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I am often asked, “Why did you use LISP?” About 20 years ago, I was encouraged to use LISP by Russell Kirsch, then of the AI group at NIST, who had used LISP extensively for image processing on a PDP-10. I started out using LISP on a VAX computer, which then controlled an image processing package, in another process on the VAX, written in FORTRAN. The Macintosh Common Lisp environment then became, and still is now, a friendly and powerful development environment for prototyping code and delivering tools. I moved the LISP part of the system to the Mac. As the Mac got more powerful, I again moved the image processing part of the system to LISP on the Mac, so that the program ran entirely on a desktop computer.

This program was used over the years for various image processing tasks of the Microanalysis Group at NIST. Gradually, the Group shifted to using primarily Windows machines, Kevin Milans of CMU, and I moved MacLispix, as the image processing program was called then, to Allegro Common Lisp, ACL, on the PC. Like Macintosh Common Lisp, ACL is a good environment for rapid one person prototyping of computer tools, and for building executables for delivery. Now called Lispix, it is still used for image processing and analysis by the Microanalysis Group.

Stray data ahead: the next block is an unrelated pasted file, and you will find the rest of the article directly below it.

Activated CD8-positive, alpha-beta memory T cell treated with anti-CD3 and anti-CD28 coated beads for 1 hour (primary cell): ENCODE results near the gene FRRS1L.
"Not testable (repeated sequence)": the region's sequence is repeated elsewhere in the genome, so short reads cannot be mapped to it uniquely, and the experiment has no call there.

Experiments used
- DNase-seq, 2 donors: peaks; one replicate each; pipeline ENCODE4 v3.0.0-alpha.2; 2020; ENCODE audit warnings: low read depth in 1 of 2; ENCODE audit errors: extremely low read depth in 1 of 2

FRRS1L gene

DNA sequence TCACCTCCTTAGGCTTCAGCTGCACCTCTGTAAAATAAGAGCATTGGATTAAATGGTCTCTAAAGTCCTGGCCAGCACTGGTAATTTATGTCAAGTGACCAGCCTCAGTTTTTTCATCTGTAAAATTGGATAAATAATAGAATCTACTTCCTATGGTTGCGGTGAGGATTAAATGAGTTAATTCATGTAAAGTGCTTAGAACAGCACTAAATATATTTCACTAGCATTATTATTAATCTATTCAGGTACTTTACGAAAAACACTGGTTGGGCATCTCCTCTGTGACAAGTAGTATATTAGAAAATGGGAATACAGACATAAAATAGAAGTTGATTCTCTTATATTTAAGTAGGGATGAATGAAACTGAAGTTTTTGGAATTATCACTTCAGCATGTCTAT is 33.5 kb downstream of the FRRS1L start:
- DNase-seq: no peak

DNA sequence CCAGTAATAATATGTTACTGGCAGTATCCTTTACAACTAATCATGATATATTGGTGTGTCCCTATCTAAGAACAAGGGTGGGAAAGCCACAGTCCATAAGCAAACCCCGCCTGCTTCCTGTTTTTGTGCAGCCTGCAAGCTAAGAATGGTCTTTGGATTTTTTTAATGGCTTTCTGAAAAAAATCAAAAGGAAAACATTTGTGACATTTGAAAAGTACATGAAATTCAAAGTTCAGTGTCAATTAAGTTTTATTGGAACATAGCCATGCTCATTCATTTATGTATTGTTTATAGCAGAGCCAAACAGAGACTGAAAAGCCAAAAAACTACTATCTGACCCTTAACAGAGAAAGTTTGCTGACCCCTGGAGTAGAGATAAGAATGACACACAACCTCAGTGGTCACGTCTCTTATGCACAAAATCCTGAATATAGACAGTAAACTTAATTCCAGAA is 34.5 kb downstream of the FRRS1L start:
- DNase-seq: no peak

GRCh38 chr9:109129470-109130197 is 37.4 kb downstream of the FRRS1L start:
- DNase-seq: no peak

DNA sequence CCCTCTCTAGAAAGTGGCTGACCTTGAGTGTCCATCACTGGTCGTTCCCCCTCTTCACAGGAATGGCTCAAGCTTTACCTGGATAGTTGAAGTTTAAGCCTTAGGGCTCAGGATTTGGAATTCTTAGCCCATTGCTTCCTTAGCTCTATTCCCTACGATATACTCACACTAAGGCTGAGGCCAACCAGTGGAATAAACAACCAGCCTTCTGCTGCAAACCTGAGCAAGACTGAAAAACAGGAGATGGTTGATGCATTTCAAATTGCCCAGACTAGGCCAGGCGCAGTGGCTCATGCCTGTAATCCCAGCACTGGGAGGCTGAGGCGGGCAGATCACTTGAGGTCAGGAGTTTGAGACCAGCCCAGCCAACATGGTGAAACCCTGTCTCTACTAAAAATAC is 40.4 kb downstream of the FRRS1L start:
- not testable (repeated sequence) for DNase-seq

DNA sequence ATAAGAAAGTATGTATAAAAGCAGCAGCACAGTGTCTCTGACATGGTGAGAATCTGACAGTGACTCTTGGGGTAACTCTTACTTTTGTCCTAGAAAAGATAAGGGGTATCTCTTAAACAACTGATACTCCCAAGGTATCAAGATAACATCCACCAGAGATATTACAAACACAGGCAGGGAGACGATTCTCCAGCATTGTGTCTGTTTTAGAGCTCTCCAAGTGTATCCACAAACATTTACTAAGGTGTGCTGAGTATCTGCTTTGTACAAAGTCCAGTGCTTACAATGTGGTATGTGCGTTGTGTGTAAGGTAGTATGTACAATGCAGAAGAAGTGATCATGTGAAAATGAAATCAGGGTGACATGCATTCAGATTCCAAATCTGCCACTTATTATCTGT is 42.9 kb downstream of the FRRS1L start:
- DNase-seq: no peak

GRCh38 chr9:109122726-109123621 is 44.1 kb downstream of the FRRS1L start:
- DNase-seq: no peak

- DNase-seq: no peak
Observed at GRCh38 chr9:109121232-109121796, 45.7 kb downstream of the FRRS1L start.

LISP and portability

Although Lispix runs on Windows, for the most part Lispix is written in Common LISP. The other part of Lispix is a small library written in Allegro Common Lisp for Windows, with graphics code specifically for the Windows operating system.

There are other small libraries with code for the Macintosh and Unix, but these libraries are now out of date.

I have tried to keep the portable (Common LISP) code separate from the machine specific code, and to keep the machine specific code to a minimum.

I have used LISP because the language and the development environment make it easier to implement and test special tools.

The source code is available on request.

Advantages of LISP

More Advantages of LISP

Common Lisp is well suited to large programming projects and explorative programming. The language has a dynamic semantics which distinguishes it from languages such as C and Ada. It features automatic memory management, an interactive incremental development environment, a module system, a large number of powerful data structures, a large standard library of useful functions, a sophisticated object system supporting multiple inheritance and generic functions, an exception system, user-defined types and a macro system which allows programmers to extend the language.

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LISP documentation

Free LISP Versions

Note - to port Lispix into these LISP versions, a small library containing the graphics user interface must be adapted from Allegro Common Lisp to the new version of Lisp.

Allegro Common Lisp

Lispix is written in Common Lisp, except for functions that use the Windows graphics user interface.  For graphics, mouse clicks and the like, Lispix uses functions provided by Allegro Common Lisp*.  Lispix is also developed and distributed using Allegro Common Lisp, available from Franz Inc.

Franz Inc.
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